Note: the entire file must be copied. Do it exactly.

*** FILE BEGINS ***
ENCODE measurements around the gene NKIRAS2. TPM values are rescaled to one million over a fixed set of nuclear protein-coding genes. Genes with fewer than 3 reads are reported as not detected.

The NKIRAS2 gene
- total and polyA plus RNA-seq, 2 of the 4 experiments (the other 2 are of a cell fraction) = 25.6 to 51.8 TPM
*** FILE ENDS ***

ENCODE measurements around the gene NKIRAS2. TPM values are rescaled to one million over a fixed set of nuclear protein-coding genes. Genes with fewer than 3 reads are reported as not detected.

The NKIRAS2 gene
- total and polyA plus RNA-seq, 2 of the 4 experiments (the other 2 are of a cell fraction) = 25.6 to 51.8 TPM